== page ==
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Iron Deficiency Anemia: Overview and Symptoms

Anemia is a condition in which too few red blood cells are in circulation. Because red blood cells are responsible for carrying oxygen to the organs and cells of the body, a deficiency of red blood cells can be life–threatening.

Iron is a central component of red blood cells, and iron deficiency is the most frequent cause of anemia. It results from inadequate levels of iron in the body, causing decreased production of red blood cells.

The most common cause of iron deficiency is blood loss, usually through excessive menstrual flow or gastrointestinal bleeding. The condition may also be caused by inadequate iron intake, increased iron usage by the body due to rapid growth (as in infancy, adolescence, and pregnancy), poor absorption (e.g., celiac disease or previous stomach surgery, including “stomach stapling” procedures), blood draws, and other instances. Once the body uses up its stores of iron, anemia develops.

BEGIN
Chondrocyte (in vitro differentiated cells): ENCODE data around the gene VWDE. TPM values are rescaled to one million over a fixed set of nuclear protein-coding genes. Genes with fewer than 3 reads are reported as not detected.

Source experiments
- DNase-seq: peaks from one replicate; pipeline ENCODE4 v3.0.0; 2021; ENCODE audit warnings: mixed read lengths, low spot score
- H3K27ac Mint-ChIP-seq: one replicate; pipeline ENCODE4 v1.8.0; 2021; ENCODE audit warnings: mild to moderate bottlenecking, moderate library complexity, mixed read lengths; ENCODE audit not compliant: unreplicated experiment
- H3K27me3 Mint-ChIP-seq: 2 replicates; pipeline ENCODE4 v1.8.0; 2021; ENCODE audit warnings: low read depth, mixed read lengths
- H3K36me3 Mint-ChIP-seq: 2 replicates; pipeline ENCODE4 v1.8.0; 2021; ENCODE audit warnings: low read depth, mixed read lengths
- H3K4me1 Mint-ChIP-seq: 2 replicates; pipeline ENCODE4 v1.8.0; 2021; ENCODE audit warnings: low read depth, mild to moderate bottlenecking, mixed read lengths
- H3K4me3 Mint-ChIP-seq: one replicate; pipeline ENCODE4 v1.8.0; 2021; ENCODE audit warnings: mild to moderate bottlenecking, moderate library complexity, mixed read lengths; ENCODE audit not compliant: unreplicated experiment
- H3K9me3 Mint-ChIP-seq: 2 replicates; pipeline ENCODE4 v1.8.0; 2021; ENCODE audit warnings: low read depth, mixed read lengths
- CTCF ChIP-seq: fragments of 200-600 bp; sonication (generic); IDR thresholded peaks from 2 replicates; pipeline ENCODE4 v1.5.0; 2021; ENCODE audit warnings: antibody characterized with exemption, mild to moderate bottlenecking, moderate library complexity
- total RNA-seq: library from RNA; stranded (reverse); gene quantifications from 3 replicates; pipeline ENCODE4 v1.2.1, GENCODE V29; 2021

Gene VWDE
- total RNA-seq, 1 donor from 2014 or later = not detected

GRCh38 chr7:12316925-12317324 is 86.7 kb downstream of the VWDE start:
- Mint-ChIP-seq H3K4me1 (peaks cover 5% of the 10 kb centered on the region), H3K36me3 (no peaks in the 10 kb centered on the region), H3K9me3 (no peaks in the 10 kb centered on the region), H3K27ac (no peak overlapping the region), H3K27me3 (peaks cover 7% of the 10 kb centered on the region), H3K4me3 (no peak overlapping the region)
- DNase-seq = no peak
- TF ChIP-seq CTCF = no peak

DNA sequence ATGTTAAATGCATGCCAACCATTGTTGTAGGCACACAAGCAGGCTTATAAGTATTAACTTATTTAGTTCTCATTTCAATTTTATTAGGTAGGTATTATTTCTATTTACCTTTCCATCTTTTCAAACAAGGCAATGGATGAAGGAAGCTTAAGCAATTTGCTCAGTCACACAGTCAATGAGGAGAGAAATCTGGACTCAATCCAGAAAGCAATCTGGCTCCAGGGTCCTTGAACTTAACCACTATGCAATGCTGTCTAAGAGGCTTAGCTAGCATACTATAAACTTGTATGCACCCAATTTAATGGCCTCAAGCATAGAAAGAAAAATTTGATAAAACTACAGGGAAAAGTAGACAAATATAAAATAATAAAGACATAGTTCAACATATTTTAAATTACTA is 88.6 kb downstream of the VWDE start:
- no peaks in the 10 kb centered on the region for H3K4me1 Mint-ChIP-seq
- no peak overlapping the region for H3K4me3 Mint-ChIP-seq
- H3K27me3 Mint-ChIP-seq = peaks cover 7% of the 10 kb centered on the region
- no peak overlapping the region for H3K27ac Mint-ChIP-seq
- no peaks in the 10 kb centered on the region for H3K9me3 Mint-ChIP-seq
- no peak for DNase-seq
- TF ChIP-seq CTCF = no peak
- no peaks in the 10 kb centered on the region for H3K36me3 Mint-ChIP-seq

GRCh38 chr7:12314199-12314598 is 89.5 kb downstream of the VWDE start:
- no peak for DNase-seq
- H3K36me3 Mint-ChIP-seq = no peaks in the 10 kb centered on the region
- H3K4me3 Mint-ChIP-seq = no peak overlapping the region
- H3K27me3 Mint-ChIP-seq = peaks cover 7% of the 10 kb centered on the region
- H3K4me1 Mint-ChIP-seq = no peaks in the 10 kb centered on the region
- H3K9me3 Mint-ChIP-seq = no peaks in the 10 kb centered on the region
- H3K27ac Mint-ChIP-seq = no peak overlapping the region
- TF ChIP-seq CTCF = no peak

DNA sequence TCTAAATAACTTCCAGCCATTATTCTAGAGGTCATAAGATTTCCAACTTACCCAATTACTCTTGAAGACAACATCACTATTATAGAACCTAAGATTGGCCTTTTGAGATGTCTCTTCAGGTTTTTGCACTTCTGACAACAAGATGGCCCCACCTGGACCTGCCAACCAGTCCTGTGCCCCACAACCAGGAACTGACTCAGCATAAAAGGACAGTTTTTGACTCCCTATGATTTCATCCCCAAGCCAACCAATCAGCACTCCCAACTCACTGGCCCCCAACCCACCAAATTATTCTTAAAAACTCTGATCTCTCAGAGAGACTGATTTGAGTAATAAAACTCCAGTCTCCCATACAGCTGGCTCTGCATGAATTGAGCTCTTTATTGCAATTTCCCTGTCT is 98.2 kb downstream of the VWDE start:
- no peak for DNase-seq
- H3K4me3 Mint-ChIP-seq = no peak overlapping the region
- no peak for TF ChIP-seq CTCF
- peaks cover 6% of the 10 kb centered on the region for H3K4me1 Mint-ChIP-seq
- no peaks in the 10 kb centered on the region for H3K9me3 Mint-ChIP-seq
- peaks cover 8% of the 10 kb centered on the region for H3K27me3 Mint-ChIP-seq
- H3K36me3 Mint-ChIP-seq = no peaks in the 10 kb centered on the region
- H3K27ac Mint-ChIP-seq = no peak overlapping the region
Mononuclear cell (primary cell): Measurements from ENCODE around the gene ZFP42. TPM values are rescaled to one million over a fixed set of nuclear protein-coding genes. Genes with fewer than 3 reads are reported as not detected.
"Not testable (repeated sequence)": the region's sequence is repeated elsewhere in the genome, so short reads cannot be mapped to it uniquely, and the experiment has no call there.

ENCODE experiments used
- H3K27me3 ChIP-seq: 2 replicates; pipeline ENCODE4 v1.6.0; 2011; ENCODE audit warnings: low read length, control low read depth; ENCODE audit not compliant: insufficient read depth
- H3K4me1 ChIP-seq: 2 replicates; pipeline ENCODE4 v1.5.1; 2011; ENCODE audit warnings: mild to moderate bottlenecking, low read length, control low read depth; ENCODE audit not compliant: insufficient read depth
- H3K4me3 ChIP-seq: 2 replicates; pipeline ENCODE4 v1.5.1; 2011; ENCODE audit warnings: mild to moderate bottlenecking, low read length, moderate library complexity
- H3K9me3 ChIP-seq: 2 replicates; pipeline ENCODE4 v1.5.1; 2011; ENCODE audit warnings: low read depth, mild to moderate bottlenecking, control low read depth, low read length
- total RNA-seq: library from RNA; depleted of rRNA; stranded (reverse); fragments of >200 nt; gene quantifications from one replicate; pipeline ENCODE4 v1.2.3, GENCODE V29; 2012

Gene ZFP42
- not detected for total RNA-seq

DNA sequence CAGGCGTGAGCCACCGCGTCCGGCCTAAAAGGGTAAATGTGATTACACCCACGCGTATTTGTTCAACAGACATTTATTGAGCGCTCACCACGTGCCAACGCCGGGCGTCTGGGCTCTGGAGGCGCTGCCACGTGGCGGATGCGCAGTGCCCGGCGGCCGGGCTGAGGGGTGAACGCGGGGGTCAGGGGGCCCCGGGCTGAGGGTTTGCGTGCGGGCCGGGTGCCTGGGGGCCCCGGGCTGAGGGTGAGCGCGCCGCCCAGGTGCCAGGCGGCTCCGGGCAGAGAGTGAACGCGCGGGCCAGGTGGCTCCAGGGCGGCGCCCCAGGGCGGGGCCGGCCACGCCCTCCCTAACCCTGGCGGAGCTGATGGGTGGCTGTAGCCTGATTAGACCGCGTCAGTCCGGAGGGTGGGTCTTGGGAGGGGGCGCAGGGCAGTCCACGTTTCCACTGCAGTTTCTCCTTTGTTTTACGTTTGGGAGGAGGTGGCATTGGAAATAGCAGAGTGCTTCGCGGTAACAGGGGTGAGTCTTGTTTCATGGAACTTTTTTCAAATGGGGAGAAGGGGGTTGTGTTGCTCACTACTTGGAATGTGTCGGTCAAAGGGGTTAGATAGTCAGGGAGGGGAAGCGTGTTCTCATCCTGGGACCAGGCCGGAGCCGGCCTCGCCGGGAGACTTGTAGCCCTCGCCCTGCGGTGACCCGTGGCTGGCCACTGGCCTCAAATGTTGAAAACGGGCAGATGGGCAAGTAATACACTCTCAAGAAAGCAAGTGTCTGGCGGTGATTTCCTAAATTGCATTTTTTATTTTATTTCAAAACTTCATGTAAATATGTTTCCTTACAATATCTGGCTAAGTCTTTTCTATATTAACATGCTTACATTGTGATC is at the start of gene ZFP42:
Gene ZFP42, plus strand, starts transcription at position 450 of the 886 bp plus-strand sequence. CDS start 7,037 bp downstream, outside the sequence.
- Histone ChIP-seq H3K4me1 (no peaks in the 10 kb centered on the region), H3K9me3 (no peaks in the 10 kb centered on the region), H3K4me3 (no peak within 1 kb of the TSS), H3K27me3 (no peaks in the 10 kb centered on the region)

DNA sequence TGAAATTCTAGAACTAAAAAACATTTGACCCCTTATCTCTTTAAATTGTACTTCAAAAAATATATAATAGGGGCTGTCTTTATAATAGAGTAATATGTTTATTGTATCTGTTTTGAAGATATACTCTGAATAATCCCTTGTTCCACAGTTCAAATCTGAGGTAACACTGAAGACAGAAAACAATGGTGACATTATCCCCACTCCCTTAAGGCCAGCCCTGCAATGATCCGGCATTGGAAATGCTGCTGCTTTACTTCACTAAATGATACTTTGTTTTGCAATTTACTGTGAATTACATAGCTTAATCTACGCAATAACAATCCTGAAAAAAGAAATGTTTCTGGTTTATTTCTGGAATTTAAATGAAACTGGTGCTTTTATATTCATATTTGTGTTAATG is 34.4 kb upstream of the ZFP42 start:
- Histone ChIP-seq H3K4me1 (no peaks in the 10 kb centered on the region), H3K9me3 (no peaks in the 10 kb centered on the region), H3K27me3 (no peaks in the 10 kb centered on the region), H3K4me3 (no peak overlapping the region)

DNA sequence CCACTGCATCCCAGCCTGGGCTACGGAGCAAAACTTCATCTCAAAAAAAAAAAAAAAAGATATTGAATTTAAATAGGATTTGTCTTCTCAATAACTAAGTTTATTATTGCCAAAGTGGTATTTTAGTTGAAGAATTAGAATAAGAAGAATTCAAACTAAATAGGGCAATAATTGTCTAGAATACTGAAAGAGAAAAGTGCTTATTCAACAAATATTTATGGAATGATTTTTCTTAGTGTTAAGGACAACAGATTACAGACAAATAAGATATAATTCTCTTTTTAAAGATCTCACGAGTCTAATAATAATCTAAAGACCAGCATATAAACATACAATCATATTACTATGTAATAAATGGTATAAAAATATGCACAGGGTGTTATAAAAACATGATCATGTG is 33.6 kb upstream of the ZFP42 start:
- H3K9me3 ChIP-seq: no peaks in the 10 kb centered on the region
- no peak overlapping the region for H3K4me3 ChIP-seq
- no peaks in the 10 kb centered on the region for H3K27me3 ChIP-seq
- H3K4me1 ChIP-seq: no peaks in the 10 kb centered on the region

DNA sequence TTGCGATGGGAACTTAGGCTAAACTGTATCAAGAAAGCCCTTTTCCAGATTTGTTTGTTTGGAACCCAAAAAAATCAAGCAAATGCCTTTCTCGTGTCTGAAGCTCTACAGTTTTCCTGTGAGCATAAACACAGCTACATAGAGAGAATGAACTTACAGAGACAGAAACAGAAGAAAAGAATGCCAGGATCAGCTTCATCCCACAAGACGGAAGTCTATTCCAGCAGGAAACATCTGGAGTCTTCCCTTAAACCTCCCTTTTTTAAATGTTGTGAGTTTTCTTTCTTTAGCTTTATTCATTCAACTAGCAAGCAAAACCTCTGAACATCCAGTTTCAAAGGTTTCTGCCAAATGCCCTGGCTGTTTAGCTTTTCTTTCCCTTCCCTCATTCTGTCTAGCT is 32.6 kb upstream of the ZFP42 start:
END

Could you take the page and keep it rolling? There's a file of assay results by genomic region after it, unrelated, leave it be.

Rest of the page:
Iron deficiency is common in developing countries. In industrialized countries, the prevalence of iron deficiency is lower–roughly 20 percent, in some estimates–due partly to iron fortification of grain products. According to the Centers for Disease Control and Prevention (CDC), an estimated 7 percent of toddlers, 4 to 5 percent of children, 9 to 16 percent of menstruating females, and 2 percent of pubescent and adult males have iron deficiency.


Common symptoms include: 

  • Weakness
  • Fatigue
  • Irritability
  • Mood swings
  • Headache
  • Decreased appetite (especially in children)
  • Pale or bluish discoloration of the skin (in dark–pigmented persons, this may be seen in the eyes or palms)
  • Shortness of breath


Iron Deficiency Anemia: Risk Factors, Diagnosis, and Treatment >>